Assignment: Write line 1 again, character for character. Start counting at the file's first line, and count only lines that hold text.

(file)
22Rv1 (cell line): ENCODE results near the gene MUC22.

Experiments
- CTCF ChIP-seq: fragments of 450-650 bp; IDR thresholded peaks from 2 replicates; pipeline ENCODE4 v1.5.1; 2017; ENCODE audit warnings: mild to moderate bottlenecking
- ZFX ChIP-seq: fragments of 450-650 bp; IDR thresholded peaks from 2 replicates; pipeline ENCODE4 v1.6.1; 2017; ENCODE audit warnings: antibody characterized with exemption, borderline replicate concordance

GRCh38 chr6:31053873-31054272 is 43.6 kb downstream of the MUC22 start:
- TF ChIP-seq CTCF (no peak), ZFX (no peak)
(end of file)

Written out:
22Rv1 (cell line): ENCODE results near the gene MUC22.